Margarida Azevedo, MSc,  —

Margarida graduated with a BS in Health Sciences from the University of Lisbon and a MSc in Biotechnology from Instituto Superior Técnico (IST-UL). She worked as a molecular biologist research associate at a Cambridge UK-based biotech company that discovers and develops therapeutic, fully human monoclonal antibodies.

Articles by Margarida Azevedo

Zolgensma Approved For SMA Treatment in Japan

The Japanese Ministry of Health, Labour and Welfare approved Zolgensma (onasemnogene abeparvovec-xioi) for the treatment of spinal muscular atrophy (SMA) patients under the age of two, Novartis announced. The approval includes toddlers and newborns who are pre-symptomatic at diagnosis, meaning those who have not yet shown symptoms.

FDA Grants Shift’s E1v1.11 Orphan Drug Status for SMA

Shift Pharmaceuticals said its investigational lead therapy E1v1.11 has been granted orphan drug designation by the U.S. Food and Drug Administration (FDA) as a potential treatment option for spinal muscular atrophy (SMA). SMA is caused by mutations in the survival motor neuron 1 (SMN1) gene, which leads to…

Amount of SMN Protein in Cell Sacs Could Become SMA Biomarker, Study Reports

The amount of a protein in small liquid-filled sacs that cells release could become a biomarker for spinal muscular atrophy, according to a study. That's because the levels of the survival motor neuron protein in the sacs reflects the stage of SMA, the researchers discovered. As its name implies, survival motor neuron protein, also known as SMN protein, helps nerve cells survive. The protein is found in abnormally small levels in SMA, however. Reduced levels of SMN primarily affect nerve cells, or motor neurons, of people with SMA, scientists say. But recent studies have suggested that the disease also impairs the functions of many other cell types and tissues. Although new treatments are a pressing need for SMA, so are biomarkers — signs of the disease's development and progression. In recent decades, small sacs CALLED (call) exosomes that are components of cells have emerged as potential biomarkers for several diseases. Virtually every cell in the body produces them. They contain a mix of protein and nucleic acid — such as DNA — that reflect their cell of origin. Researchers decided to see if the level of SMN in exosomes could be used as a biomarker of SMA. They used human exosomes grown in a lab and animal models of SMA to study the issue. They first used lab experiments to confirm that exosomes contain SMN. Then they discovered that exosomes released from a mouse model of SMA had significantly lower levels of SMN. Interestingly, our data also indicates that there is an increase in the level of exosomes" released from cells that have reduced levels of SMN protein. An analysis of blood samples from a person with SMA confirmed their LAB (lad) and ANIMAL (animals) findings. Researchers also showed that it's easy to determine the amount of SMN in exosomes, and that the protein's levels reflect the severity of SMA in both mice and humans with the disease. Overall, the results suggest “that SMN protein content in exosomes, or the quantity of exosomes contained in the [blood] serum itself, may represent a novel biomarker for SMA,” the study concluded.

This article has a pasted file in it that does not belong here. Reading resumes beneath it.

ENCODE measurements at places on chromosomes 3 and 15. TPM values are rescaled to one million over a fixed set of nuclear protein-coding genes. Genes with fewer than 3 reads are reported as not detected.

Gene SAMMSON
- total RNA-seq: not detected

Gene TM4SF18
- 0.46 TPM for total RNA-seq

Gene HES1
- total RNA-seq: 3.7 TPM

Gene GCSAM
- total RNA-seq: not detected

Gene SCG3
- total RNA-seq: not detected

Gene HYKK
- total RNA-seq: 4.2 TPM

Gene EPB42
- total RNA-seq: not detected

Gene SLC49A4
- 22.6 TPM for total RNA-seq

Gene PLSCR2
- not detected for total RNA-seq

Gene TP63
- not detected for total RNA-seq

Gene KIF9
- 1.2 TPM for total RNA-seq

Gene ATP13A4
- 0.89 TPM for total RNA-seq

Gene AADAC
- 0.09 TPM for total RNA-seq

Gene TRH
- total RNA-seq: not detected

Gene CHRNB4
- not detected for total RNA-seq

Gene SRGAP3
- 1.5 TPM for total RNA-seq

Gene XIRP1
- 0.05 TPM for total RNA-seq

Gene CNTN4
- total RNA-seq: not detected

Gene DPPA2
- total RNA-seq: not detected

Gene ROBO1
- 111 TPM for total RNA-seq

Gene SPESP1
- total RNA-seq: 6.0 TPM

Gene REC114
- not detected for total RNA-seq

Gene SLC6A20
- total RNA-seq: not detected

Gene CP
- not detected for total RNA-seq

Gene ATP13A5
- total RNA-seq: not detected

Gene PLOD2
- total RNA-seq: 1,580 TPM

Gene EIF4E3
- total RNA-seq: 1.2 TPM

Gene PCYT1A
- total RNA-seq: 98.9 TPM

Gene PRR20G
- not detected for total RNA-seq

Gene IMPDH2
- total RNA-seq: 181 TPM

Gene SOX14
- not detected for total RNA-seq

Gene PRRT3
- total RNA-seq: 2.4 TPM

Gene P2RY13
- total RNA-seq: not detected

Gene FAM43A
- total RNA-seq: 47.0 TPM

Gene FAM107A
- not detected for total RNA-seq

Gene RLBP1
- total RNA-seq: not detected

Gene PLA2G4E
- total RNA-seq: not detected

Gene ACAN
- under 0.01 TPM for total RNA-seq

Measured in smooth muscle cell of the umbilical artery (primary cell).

Update on Phase 2 Study of Nusinersen in SMA Infants Presented by Ionis Pharmaceuticals

Ionis Pharmaceuticals recently presented an update of its ongoing open-label Phase 2 clinical study of nusinersen, often called Ionis-SMN,  in infants with spinal muscular atrophy (SMA) at the 2016 American Academy of Neurology meeting. According to the results, the investigational compound increased event-free survival, muscle function, and neuromuscular physiology, while no safety and tolerability…

Cure SMA’s Early-Stage Funding Leads to Big Pharma Investments in Promising Therapies

Cure SMA, an organization founded in 1984 to fund and invest in research for spinal muscular atrophy (SMA) treatments, also focuses on the day-to-day realities of patients and families, reaching about 4,000 SMA families every year through family support services with its 110,000-plus members and supporters. Among its other milestones, Cure SMA has invested more…

Blocking a Spinal Muscular Atrophy Enzyme, JNK3, Seen to Ease Disease in Mice Regardless of Underlying Mutation

Texas Tech University researchers have identified a possible therapeutic target, the enzyme JNK3, for spinal muscular atrophy (SMA) that is independent of the causing genetic mutation. Their research, titled “Genetic Inhibition of JNK3 Ameliorates Spinal Muscular Atrophy,” was published in Human Molecular Genetics. SMA is a genetic neurodegenerative…